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Research project

Transnational Pentecostalism in the Age of #MeToo: Sexual Violence and Harassment from Lagos to Los Angeles

This initiative is intended to support generative research collaborations between and among scholars located in different geographical regions who wish to pursue focused, joint projects in any area of the study of religion.

Contact
Corey Williams
Funding
Collaborative International Research Grant from the American Academy of Religion
Oladimeji R. Ogunoye

Corey will be working alongside Oladimeji R. Ogunoye, a PhD Candidate at Obafemi Awolowo University in Nigeria, on a project titled, Transnational Pentecostalism in the Age of #MeToo: Sexual Violence and Harassment from Lagos to Los Angeles.

While #MeToo has made the biggest headlines by toppling elite figures in entertainment, media, and politics, offshoot movements such as #ChurchToo are now putting religious organizations in the spotlight. Launched by Hannah Paasch and Emily Joy in November 2017, #ChurchToo focuses on sharing and confronting stories of sexual violence and harassment that took place in religious spaces and/or with religious leaders. This research project picks up on this significant development by exploring its impact on Pentecostal Christianity.

Corey’s previous research in Los Angeles laid the groundwork for this investigation by contextualizing stories of sexual violence and harassment within several transnational African Pentecostal communities. While this research uncovered worrying patterns of abuse and violence, the next question is whether these patterns exist on a larger scale. Corey and Oladimeji will be conducting fieldwork in Nigeria at the headquarters of several major Pentecostal churches and focusing on their models of leadership, educational programmes, cultures of authority, and transnational mission operations.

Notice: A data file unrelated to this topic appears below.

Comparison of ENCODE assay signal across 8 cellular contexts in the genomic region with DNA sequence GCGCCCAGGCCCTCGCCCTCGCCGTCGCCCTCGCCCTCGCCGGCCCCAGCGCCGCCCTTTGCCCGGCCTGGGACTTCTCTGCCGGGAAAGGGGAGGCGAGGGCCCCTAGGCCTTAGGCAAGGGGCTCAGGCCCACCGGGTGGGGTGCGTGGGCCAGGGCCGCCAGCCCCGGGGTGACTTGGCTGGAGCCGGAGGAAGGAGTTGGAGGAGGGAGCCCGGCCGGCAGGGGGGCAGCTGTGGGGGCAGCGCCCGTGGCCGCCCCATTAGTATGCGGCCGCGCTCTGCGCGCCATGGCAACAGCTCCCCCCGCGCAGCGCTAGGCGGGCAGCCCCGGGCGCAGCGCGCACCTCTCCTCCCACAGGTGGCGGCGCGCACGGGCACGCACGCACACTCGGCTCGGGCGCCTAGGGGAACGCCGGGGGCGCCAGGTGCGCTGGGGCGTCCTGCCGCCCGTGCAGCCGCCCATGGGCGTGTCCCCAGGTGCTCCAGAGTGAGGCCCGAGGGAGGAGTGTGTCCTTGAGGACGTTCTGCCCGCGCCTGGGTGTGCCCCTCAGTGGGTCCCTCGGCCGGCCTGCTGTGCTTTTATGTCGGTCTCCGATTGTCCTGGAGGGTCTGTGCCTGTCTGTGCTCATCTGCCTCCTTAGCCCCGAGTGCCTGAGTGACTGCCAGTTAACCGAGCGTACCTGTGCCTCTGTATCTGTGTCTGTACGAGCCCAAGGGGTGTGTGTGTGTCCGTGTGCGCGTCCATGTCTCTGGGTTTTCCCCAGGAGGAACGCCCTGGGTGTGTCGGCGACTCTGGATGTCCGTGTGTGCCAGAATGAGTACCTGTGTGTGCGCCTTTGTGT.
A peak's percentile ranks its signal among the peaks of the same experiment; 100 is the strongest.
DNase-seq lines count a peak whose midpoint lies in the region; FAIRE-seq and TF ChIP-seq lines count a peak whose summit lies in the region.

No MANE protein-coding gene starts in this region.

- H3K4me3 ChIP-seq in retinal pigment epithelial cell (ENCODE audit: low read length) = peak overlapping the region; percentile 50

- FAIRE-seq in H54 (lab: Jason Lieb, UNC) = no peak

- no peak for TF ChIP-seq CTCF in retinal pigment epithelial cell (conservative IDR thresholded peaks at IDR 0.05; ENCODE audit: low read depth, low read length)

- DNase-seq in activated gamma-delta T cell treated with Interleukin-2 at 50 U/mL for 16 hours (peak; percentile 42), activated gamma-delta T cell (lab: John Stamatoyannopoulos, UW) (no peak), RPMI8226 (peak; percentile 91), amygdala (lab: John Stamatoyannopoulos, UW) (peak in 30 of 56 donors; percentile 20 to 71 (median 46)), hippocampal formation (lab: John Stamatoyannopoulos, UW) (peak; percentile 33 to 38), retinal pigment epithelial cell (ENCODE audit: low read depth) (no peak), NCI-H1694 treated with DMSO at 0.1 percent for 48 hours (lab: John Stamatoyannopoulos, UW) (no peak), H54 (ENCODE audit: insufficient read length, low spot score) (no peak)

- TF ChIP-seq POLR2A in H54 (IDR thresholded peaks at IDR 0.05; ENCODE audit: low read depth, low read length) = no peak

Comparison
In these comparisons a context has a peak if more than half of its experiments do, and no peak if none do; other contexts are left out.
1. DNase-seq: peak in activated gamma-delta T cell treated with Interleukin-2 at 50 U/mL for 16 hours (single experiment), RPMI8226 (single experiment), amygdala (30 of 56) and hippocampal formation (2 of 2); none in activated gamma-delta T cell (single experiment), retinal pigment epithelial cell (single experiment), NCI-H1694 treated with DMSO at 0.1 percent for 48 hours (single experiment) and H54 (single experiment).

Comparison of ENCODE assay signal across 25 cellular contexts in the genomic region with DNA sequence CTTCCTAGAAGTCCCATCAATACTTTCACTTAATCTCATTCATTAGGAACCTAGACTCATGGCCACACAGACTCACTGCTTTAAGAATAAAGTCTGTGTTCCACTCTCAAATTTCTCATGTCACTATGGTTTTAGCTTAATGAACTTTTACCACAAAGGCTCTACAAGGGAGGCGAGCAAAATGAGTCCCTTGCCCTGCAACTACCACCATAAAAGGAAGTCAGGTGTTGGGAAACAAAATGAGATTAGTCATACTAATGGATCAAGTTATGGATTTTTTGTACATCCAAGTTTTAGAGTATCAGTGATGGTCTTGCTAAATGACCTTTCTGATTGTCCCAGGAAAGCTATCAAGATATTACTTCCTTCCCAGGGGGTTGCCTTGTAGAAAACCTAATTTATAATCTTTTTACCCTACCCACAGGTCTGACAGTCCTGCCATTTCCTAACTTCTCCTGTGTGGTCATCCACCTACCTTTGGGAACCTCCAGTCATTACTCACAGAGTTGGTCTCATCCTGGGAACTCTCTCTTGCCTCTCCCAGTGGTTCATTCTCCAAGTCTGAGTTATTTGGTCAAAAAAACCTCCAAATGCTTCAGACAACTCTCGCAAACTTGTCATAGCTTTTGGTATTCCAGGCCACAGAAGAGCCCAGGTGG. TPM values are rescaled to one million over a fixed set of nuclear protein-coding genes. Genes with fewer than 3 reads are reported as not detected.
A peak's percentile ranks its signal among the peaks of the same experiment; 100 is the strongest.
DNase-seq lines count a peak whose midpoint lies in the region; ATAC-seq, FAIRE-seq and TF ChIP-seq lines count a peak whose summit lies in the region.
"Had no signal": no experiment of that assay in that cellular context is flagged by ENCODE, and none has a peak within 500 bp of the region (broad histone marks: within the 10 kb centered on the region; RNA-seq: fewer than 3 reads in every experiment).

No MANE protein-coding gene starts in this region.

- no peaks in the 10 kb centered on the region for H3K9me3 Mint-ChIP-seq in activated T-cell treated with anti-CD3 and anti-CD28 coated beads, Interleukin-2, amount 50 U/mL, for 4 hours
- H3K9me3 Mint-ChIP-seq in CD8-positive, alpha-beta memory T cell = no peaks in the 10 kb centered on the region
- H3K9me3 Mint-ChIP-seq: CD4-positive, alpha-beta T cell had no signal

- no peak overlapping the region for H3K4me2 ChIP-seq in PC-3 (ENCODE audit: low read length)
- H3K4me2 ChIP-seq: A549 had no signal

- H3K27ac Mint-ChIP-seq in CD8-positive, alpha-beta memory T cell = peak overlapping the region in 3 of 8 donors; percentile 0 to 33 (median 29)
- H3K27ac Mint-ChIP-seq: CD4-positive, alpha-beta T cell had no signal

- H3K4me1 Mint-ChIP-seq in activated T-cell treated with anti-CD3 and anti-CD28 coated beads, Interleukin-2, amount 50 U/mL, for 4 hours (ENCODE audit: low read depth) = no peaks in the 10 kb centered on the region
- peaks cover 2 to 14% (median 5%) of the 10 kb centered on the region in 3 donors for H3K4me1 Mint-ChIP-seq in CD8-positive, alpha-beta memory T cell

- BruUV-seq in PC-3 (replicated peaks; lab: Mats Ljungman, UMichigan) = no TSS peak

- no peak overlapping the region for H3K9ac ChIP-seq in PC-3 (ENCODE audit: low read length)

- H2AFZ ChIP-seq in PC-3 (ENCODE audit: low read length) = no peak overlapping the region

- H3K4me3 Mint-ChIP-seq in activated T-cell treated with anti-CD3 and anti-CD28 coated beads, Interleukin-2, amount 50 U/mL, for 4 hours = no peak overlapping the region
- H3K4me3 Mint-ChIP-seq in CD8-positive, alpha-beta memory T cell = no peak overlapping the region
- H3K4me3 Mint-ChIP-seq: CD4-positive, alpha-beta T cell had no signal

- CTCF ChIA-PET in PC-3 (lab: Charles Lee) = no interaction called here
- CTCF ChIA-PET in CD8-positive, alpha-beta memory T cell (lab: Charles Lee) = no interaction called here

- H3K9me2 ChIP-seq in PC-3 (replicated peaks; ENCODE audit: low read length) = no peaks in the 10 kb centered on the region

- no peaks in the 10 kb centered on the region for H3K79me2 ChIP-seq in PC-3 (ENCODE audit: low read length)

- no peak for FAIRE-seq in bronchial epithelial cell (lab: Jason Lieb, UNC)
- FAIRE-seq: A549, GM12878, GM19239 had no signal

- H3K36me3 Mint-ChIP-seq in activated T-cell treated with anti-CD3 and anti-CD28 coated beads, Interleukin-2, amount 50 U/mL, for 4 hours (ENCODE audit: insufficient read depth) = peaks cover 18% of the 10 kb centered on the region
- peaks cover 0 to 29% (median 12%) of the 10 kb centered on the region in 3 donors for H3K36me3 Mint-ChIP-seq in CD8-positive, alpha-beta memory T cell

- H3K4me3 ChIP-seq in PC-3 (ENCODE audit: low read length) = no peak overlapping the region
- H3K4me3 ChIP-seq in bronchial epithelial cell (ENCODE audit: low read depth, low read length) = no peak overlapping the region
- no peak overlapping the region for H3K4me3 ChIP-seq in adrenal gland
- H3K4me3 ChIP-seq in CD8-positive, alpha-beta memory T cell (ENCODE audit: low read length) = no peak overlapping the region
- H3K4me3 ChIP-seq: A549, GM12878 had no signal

A Pentecostal revival near Ogbomoso, Nigeria. Multi-day revivals such as this draw in millions of participants.

While Corey’s former work in Los Angeles was conducted individually, this phase of the project demands international collaboration. Even though Corey has conducted long-term fieldwork in Nigeria since 2008, Oladimeji’s linguistic expertise and on the ground knowledge allows for much better field access to research informants. Additionally, as a beneficial methodological contrast, Corey brings expertise in anthropology, African studies, and religious studies, while Oladimeji’s work combines literary studies, media studies, and sexual and reproductive health.

For more information about this grant initiative and a list of award winners, see the American Academy of Religion website.

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